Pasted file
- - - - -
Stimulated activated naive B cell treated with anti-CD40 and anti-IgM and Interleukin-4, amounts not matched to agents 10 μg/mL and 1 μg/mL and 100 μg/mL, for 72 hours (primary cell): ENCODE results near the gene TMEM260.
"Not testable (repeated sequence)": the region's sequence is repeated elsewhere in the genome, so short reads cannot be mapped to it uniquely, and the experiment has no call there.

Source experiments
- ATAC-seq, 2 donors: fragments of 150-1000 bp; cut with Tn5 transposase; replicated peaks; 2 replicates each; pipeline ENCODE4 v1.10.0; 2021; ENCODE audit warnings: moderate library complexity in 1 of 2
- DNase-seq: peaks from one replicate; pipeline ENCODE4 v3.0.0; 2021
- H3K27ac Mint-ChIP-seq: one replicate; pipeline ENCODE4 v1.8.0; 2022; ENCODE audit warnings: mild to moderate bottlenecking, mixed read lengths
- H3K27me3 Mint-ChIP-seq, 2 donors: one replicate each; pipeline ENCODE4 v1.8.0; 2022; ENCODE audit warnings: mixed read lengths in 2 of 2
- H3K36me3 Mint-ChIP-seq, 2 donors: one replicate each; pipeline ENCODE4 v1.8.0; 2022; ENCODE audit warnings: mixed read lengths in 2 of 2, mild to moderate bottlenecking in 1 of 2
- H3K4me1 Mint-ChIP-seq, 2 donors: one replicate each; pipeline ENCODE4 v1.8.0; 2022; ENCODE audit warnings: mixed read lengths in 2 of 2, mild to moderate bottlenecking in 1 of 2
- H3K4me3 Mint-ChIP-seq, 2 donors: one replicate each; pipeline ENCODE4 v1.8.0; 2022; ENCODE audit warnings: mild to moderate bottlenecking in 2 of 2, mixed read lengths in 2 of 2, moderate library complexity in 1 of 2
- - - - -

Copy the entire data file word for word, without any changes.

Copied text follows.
Stimulated activated naive B cell treated with anti-CD40 and anti-IgM and Interleukin-4, amounts not matched to agents 10 μg/mL and 1 μg/mL and 100 μg/mL, for 72 hours (primary cell): ENCODE results near the gene TMEM260.
"Not testable (repeated sequence)": the region's sequence is repeated elsewhere in the genome, so short reads cannot be mapped to it uniquely, and the experiment has no call there.

Source experiments
- ATAC-seq, 2 donors: fragments of 150-1000 bp; cut with Tn5 transposase; replicated peaks; 2 replicates each; pipeline ENCODE4 v1.10.0; 2021; ENCODE audit warnings: moderate library complexity in 1 of 2
- DNase-seq: peaks from one replicate; pipeline ENCODE4 v3.0.0; 2021
- H3K27ac Mint-ChIP-seq: one replicate; pipeline ENCODE4 v1.8.0; 2022; ENCODE audit warnings: mild to moderate bottlenecking, mixed read lengths
- H3K27me3 Mint-ChIP-seq, 2 donors: one replicate each; pipeline ENCODE4 v1.8.0; 2022; ENCODE audit warnings: mixed read lengths in 2 of 2
- H3K36me3 Mint-ChIP-seq, 2 donors: one replicate each; pipeline ENCODE4 v1.8.0; 2022; ENCODE audit warnings: mixed read lengths in 2 of 2, mild to moderate bottlenecking in 1 of 2
- H3K4me1 Mint-ChIP-seq, 2 donors: one replicate each; pipeline ENCODE4 v1.8.0; 2022; ENCODE audit warnings: mixed read lengths in 2 of 2, mild to moderate bottlenecking in 1 of 2
- H3K4me3 Mint-ChIP-seq, 2 donors: one replicate each; pipeline ENCODE4 v1.8.0; 2022; ENCODE audit warnings: mild to moderate bottlenecking in 2 of 2, mixed read lengths in 2 of 2, moderate library complexity in 1 of 2